“People misunderstand me. I am not here to get people locked up — that is the police’s job. That is why I am not a vigilante. I am doing it to get people talking. I am showing you there is a problem. I am not going to stop until the government recognises that there is an issue and does something about it.”

Online police censorship is not the way forward, in his opinion.

He said: “But if you are signing up to sites that you need to be 18 for, then I believe you should provide some form of verification, a phone number, debit card or driving licence, so if someone makes a complaint about that person or something untoward is happening they have the info to hand over to the police. It would also stop kids being able to access certain things that they are not mature enough to handle.

“It is about lack of education. I am not the guy to tell you how to solve the problems. The government should be doing that. I want to move into education because parents and kids need to know about the dangers.

“We have neglected online safety. Name me one charity that has done an online safety campaign that has been memorable or has hit home. How much money does the NSPCC get? None of these charities do anything. I cannot give you the answers. I am one guy and people expect me to solve all the problems — but I am the one mouthing off about it and raising awareness. That is the bare bones of what I am about.”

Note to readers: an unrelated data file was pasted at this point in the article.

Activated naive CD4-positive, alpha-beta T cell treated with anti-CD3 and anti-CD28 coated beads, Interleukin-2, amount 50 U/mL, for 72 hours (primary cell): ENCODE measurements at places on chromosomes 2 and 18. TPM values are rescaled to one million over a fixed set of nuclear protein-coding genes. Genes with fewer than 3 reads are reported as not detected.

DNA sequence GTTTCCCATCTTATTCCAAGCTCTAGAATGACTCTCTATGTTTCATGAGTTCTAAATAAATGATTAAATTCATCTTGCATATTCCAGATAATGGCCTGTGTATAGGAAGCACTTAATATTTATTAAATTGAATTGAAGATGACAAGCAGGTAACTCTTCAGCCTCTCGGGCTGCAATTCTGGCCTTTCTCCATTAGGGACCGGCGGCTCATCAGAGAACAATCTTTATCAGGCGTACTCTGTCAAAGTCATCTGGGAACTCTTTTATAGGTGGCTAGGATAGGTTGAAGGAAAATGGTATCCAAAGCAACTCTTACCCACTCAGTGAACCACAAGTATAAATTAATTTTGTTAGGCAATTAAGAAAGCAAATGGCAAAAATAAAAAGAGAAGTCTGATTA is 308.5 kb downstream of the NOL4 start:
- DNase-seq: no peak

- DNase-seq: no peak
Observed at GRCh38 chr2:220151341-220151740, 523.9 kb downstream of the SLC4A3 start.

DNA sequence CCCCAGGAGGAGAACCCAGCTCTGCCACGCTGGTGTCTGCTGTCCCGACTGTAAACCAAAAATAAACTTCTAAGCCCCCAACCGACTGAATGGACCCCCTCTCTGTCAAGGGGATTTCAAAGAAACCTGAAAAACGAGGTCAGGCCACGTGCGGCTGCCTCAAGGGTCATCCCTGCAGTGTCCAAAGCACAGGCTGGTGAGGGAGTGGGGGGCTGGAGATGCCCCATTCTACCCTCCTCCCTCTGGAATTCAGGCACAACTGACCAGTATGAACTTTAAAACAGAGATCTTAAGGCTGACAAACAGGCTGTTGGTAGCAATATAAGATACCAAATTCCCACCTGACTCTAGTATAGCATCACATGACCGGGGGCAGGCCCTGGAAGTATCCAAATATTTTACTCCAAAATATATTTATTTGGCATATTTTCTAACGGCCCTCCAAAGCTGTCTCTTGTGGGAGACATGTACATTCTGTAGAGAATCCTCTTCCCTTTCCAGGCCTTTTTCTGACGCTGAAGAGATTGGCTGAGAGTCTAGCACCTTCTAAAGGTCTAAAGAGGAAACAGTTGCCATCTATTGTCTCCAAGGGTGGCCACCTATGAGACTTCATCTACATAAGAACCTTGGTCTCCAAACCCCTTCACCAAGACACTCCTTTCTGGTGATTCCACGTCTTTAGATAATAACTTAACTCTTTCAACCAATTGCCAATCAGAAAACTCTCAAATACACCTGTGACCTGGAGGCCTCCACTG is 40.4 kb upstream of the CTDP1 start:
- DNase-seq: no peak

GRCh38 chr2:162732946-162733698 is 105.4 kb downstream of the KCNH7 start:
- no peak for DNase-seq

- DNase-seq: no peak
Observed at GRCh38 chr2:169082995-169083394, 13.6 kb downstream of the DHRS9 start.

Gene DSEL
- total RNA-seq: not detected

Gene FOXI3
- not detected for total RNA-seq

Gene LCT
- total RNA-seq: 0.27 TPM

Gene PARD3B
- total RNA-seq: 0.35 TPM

Stinson is undoubtedly a complex person. Expelled from three schools and put into care at 14, he was significantly affected by the gang rape of a friend of the same age who was being groomed.

Stinson went to prison for almost seven years at 17 for an arson attack on his former primary school — empty at the time — in the Midlands. He also served a short prison sentence for common assault six years ago. It is easy to make assumptions about him based on his past — but whatever he did wrong back then he wants to pay back now.

He has battled depression, drink and drugs but insists he has overcome them all. After the airing of last year’s documentary he hit an all-time low and was on the verge of committing suicide. Concern for the care of his beloved pet dog stopped him going through with it.

Everyone wonders why Stinson Hunter does what he does, ensnaring perverts who respond to his online fake profiles.

He has put himself in serious danger — in 2013 he was run over and badly injured by the subject of one of his stings. A Twitter troll also threatened to rape his 18-month-old son, to his ex-partner.